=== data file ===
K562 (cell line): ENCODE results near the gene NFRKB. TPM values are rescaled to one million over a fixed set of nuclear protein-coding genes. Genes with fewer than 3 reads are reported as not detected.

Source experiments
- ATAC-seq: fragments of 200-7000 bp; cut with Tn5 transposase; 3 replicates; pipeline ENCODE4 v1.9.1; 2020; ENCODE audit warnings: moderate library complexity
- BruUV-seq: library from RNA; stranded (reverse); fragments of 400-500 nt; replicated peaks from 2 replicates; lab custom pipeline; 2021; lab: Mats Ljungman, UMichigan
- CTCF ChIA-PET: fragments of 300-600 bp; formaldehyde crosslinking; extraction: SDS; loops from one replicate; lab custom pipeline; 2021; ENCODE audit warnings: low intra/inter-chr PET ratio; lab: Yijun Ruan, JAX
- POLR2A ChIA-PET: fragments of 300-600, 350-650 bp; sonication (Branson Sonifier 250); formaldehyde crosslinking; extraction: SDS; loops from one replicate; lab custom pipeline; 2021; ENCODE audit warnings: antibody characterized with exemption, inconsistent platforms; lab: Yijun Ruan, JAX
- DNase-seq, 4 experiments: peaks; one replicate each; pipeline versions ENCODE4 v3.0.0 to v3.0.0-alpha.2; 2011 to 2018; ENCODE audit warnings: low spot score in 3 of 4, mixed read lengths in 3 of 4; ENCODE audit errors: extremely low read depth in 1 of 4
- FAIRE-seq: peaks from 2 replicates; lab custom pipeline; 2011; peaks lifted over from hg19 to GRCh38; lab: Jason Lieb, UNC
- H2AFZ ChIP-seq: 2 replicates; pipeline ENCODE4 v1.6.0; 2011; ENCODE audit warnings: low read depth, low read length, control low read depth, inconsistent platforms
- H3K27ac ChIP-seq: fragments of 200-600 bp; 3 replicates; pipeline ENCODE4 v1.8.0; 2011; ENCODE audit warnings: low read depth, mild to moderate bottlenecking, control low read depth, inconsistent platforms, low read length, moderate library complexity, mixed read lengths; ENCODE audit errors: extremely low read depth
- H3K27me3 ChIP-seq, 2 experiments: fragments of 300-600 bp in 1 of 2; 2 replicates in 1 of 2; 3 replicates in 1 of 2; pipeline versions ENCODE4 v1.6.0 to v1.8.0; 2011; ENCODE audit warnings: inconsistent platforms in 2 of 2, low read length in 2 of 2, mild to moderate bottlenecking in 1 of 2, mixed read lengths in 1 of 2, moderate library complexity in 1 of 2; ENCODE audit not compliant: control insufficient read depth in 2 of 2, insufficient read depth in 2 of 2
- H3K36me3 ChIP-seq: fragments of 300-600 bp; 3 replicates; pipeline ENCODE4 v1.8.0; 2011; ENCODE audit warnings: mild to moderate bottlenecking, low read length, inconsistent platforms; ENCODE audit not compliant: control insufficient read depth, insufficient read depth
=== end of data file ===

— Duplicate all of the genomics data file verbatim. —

K562 (cell line): ENCODE results near the gene NFRKB. TPM values are rescaled to one million over a fixed set of nuclear protein-coding genes. Genes with fewer than 3 reads are reported as not detected.

Source experiments
- ATAC-seq: fragments of 200-7000 bp; cut with Tn5 transposase; 3 replicates; pipeline ENCODE4 v1.9.1; 2020; ENCODE audit warnings: moderate library complexity
- BruUV-seq: library from RNA; stranded (reverse); fragments of 400-500 nt; replicated peaks from 2 replicates; lab custom pipeline; 2021; lab: Mats Ljungman, UMichigan
- CTCF ChIA-PET: fragments of 300-600 bp; formaldehyde crosslinking; extraction: SDS; loops from one replicate; lab custom pipeline; 2021; ENCODE audit warnings: low intra/inter-chr PET ratio; lab: Yijun Ruan, JAX
- POLR2A ChIA-PET: fragments of 300-600, 350-650 bp; sonication (Branson Sonifier 250); formaldehyde crosslinking; extraction: SDS; loops from one replicate; lab custom pipeline; 2021; ENCODE audit warnings: antibody characterized with exemption, inconsistent platforms; lab: Yijun Ruan, JAX
- DNase-seq, 4 experiments: peaks; one replicate each; pipeline versions ENCODE4 v3.0.0 to v3.0.0-alpha.2; 2011 to 2018; ENCODE audit warnings: low spot score in 3 of 4, mixed read lengths in 3 of 4; ENCODE audit errors: extremely low read depth in 1 of 4
- FAIRE-seq: peaks from 2 replicates; lab custom pipeline; 2011; peaks lifted over from hg19 to GRCh38; lab: Jason Lieb, UNC
- H2AFZ ChIP-seq: 2 replicates; pipeline ENCODE4 v1.6.0; 2011; ENCODE audit warnings: low read depth, low read length, control low read depth, inconsistent platforms
- H3K27ac ChIP-seq: fragments of 200-600 bp; 3 replicates; pipeline ENCODE4 v1.8.0; 2011; ENCODE audit warnings: low read depth, mild to moderate bottlenecking, control low read depth, inconsistent platforms, low read length, moderate library complexity, mixed read lengths; ENCODE audit errors: extremely low read depth
- H3K27me3 ChIP-seq, 2 experiments: fragments of 300-600 bp in 1 of 2; 2 replicates in 1 of 2; 3 replicates in 1 of 2; pipeline versions ENCODE4 v1.6.0 to v1.8.0; 2011; ENCODE audit warnings: inconsistent platforms in 2 of 2, low read length in 2 of 2, mild to moderate bottlenecking in 1 of 2, mixed read lengths in 1 of 2, moderate library complexity in 1 of 2; ENCODE audit not compliant: control insufficient read depth in 2 of 2, insufficient read depth in 2 of 2
- H3K36me3 ChIP-seq: fragments of 300-600 bp; 3 replicates; pipeline ENCODE4 v1.8.0; 2011; ENCODE audit warnings: mild to moderate bottlenecking, low read length, inconsistent platforms; ENCODE audit not compliant: control insufficient read depth, insufficient read depth